I was waking every day, feeling as if I’d slept awkwardly on an arm, and my mornings were becoming increasingly unpleasant. A chronic pain had been developing in my shoulder over the course of several months. Sleeping on the arm at night seemed to prolong and aggravate the condition, leaving me feeling I’d never be free of it.
Then, as I sat at my desk at work one day, I felt the discomfort again. I turned from what I was doing to quietly pray and think about things. I was immediately struck by the sense that pain had a place of habitation—a place in the body to exist, hang out, and develop. If there really was a material substance within which pain could harbor—if pain could take root, find refuge, and reside inside a material shoulder—wouldn’t I have to accept the sensation as legitimate, and could I rid myself of it?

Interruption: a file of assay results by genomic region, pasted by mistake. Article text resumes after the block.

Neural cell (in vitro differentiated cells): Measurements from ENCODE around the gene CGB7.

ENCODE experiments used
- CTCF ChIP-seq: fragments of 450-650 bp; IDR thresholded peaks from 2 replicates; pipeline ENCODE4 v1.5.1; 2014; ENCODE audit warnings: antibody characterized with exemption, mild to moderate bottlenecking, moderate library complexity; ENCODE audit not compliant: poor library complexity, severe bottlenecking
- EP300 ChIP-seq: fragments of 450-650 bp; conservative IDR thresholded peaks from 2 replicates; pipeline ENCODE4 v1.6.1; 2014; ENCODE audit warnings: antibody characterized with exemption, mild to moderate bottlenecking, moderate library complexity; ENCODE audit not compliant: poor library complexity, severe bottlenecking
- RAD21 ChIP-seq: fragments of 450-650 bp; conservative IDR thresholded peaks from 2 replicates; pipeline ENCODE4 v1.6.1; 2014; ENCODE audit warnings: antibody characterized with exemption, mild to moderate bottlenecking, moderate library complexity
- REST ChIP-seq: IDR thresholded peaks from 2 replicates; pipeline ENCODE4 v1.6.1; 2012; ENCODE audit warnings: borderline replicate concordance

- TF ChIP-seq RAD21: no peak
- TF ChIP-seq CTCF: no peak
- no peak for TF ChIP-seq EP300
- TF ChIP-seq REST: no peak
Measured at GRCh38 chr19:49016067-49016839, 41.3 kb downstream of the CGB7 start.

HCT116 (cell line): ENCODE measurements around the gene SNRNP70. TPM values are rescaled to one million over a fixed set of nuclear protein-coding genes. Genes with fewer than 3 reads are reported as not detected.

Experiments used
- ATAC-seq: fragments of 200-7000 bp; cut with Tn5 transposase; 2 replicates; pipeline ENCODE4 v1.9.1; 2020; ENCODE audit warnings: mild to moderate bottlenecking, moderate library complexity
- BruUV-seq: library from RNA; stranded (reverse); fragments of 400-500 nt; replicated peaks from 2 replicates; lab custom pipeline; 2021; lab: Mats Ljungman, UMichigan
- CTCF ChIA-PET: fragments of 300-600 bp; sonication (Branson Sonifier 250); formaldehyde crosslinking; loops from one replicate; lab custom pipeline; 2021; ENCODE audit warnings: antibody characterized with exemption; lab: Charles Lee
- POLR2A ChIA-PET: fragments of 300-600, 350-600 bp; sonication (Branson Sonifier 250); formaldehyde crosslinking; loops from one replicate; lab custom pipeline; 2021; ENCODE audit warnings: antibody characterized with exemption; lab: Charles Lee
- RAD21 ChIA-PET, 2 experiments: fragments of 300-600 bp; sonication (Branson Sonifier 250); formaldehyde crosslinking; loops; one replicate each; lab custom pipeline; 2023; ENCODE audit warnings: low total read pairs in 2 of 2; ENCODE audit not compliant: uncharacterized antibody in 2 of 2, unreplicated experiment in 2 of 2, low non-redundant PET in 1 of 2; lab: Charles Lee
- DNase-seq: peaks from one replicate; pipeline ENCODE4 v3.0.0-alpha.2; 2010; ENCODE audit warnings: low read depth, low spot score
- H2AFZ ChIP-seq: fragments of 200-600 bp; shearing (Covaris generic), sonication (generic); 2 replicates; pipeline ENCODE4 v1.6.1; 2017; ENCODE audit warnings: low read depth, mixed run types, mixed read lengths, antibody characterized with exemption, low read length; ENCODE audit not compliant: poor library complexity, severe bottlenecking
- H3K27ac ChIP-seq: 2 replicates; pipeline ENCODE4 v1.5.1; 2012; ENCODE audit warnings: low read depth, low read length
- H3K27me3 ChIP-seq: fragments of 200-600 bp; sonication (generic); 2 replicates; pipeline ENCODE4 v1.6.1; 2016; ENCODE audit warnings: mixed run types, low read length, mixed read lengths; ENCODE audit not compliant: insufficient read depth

What followed was some mental wrestling over the nature of real substance. I silently declared I did not have a material body which was part of myself—an idea borrowed from the Christian Science textbook, Science and Health with Key to the Scriptures by Mary Baker Eddy, which declares it an “erroneous postulate … that matter is intelligent, and that man has a material body which is part of himself” (pp. 91–92).